A Review of Black Honey Company’s Production ‘ONE THE BEAR'

I flew from Melbourne to Sydney and made the long drive out to Campbelltown Arts Centre because I had to watch ONE THE BEAR: A FAIRYTALE FOR THE HIP HOP GENERATION (OTB).

After show drinks and nibbles with two of Candy’s Campbell town mates from primary school (not in frame). That's me in the back row with (from left to right) Jackie, Kween G, Nancy J Denis and Candy Bowers.

I was keen because I had worked on the script as one of the dramaturgs but I was also keen to experience the story unfold – not just as words on the page but with the costume, set design, soundtrack, choreography and the rapport between two triple threat and Afro-descended Australian artists, Nancy Denis and Candy Bowers. It was well-worth the trip. I even watched the play twice.

When it comes to the spoken word theatre genre, I know Black Honey Company never fails to deliver. As originators of the genre in Australia, Candy Bowers and Kim ‘Busty Beatz’ Bowers create innovative work. Each production speaks to the zeitgeist, giving their audiences the language and frameworks to articulate socio-cultural phenomena that we are either oblivious to (as a consequence of denial or privilege) or still grappling to find the words to articulate.

As creators of cultural products in a context where the violence that is part of a colonisation perpetrated through continuing genocide, Black Honey Company produces work that simultaneously heals our colonial wounds, exposes the insidious ways in which neo/colonialism functions and has us all laughing raucously and pissing our pants. As with their other works (Australian Booty, MC Platypus and Kween Koala’s Hip Hop Jamboree and Hot Brown Honey), since watching OTB, I feel ‘better’. I am better equipped with the language to name the violence and so I am better placed to engage in the conversations that are a fundamental starting point for anyone engaged in shifting culture and raising consciousness.

Written and devised by Candy Bowers, OTB manages to challenge you to think critically all while you piss your pants laughing at yourself and your contemporaries. The power of comedy is. intelligently fused with drama but also a keen understanding of historical context (both local and global). You can tell Candy Bowers paid attention to every last detail, including where to premier the latest Black Honey Company production.

OTB premiered at Campbelltown Arts Centre during the same time that Black Honey Company’s production ‘Hot Brown Honey’ played at the Sydney Opera House (and extended the season). This might be overlooked as a coincidence but it holds great significance.

The chosen location required us to travel into Sydneys outer west, suburbs purposefully created to ghettoize migrants and Aboriginal people so as to maintain Sydney proper as a white business, social and cultural centre. These are all themes that run through OTB, which opens in a garbage tip and the action climaxes when One has ‘made it’ to the epicentre of material wealth and celebrity, which is an all-white space. On one level, the choice of location implies that all people, regardless of socio-economic status and cultural background, deserve access to great art and well-resources arts institutions. I spent a few days in Campbelltown, getting to know the place that formed the consciousness of the Bowers’ sisters and the communities whose shared experiences of exclusion and oppression formed the backdrop against which Black Honey Company created work. As I walked the streets and listened to Candy speak of growing up in Campbelltown, I realised that on another level the choice of location teaches us that we should not separate art from social and historical context. We must learn to consume art in the context that created it and allow the people living in that context to take leadership over creating the art.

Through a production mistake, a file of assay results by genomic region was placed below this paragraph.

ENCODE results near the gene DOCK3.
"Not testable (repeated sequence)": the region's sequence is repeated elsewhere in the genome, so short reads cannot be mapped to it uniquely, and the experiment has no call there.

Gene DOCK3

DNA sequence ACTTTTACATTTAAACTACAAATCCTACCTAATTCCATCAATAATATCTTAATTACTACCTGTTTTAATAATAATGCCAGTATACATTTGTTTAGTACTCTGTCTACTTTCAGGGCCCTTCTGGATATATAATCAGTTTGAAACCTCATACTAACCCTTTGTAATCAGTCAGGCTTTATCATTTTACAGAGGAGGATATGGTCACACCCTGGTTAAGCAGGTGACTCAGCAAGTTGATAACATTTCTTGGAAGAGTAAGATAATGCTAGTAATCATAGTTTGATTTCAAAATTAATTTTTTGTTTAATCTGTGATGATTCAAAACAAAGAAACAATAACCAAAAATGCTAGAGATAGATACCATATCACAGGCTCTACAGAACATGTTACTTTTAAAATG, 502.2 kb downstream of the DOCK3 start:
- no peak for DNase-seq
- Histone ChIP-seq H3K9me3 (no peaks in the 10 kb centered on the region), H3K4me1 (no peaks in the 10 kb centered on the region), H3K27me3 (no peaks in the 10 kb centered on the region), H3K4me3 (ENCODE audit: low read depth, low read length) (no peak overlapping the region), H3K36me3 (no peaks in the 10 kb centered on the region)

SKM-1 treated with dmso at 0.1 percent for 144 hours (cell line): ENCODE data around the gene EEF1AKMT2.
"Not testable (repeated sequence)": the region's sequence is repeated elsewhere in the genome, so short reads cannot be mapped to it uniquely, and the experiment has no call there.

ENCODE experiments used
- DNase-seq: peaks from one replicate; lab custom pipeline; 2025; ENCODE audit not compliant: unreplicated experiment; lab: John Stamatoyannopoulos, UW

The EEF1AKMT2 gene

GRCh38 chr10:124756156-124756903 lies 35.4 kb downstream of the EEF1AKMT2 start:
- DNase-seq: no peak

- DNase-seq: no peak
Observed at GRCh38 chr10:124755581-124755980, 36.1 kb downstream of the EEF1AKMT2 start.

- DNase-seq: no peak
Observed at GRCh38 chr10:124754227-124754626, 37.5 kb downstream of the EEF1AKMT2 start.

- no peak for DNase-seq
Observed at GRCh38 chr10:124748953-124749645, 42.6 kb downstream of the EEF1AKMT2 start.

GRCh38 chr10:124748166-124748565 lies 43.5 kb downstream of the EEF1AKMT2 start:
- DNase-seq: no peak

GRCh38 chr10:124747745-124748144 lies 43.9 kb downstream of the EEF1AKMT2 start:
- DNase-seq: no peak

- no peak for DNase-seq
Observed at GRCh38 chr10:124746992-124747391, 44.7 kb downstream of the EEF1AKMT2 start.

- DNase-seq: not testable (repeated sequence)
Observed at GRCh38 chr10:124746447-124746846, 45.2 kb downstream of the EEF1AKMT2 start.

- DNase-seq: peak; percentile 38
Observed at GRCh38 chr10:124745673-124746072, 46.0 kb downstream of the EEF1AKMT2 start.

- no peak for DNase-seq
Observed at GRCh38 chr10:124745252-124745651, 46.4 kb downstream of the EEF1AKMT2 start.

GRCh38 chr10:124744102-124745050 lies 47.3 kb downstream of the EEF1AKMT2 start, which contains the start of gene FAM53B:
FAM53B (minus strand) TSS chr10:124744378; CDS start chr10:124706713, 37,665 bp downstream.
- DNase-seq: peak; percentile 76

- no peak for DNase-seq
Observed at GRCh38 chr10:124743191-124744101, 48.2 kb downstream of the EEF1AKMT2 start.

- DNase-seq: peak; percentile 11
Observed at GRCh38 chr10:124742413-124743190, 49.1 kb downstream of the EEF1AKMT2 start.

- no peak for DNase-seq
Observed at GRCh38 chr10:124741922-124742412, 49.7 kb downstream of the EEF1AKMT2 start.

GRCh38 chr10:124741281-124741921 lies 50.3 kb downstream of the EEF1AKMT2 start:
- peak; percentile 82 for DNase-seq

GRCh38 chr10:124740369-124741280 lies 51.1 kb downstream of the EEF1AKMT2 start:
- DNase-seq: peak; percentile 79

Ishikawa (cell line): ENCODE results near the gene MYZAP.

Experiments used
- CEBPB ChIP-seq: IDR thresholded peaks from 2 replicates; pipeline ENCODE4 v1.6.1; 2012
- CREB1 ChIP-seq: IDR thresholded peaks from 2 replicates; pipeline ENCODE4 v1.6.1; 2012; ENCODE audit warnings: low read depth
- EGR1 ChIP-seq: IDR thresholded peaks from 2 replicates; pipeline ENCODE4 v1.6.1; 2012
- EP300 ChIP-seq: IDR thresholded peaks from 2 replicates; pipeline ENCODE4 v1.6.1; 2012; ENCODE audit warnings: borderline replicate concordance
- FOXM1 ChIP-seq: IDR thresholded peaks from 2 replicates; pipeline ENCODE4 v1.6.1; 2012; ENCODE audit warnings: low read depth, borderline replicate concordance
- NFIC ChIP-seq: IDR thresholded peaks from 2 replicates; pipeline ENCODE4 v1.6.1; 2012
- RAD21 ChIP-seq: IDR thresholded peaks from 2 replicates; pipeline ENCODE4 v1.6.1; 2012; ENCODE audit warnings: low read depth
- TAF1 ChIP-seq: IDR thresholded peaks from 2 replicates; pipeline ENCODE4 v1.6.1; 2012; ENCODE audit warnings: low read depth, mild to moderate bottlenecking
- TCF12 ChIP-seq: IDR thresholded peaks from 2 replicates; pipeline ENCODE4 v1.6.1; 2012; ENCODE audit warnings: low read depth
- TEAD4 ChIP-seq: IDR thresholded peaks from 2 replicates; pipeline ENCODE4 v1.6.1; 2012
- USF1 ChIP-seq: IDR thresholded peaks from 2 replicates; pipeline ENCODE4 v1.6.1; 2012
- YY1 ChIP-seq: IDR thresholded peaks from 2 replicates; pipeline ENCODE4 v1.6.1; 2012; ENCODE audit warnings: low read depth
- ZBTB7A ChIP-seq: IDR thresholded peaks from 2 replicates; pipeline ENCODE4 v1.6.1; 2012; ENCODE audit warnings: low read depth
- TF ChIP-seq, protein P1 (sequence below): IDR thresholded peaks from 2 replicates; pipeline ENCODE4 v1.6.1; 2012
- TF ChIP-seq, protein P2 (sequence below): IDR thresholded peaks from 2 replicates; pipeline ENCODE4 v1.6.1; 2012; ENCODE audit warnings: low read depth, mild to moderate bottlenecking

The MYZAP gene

This is me at the Sydney Opera House for the opening night of Hot Brown Honey.

Interestingly, the premier of OTB (and the opening of Hot Brown Honey 2017 season at the Sydney Opera House ) somewhat coincided with two or three Netflix releases that document and historicise the rise of Hip Hop from the ghettos of urban USA into the mainstream. Sitting in my living room in urban Australia, temporally and geographically, I am located far from the context that gave rise to a global culture. Yet, a growing and nuanced understanding of the rise of Hip Hop in Australia allows me to appreciate parallels on a global level – the poverty, the lack of basic healthcare, food deserts and so on. Yet, as I watch ‘The Get Down’ for example – although I appreciate the history lesson – I find myself asking why, amongst other things, there is no in-depth analysis from women about women in Hip Hop and the era in which Hip Hop came to prominence. The erasure of Black women is very evident.

In comparison to OTB, these accounts are so male-centric that I catch myself questioning whether I actually grew up in an era listening to countless femcees and loving Hip Hop because I was more enamoured by their presence and their experiences. Women like Lauryn Hill, Queen Latifah, MC Lyte, Salt N Peppa and the list goes on were also part of the birth and rise of Hip Hop from the ghettos of the United States of America to the world. Where are their stories? Why have we excluded their narratives? OTB is a play that starts to explain the erasure of Black women’s voices but also offer their story for us to witness.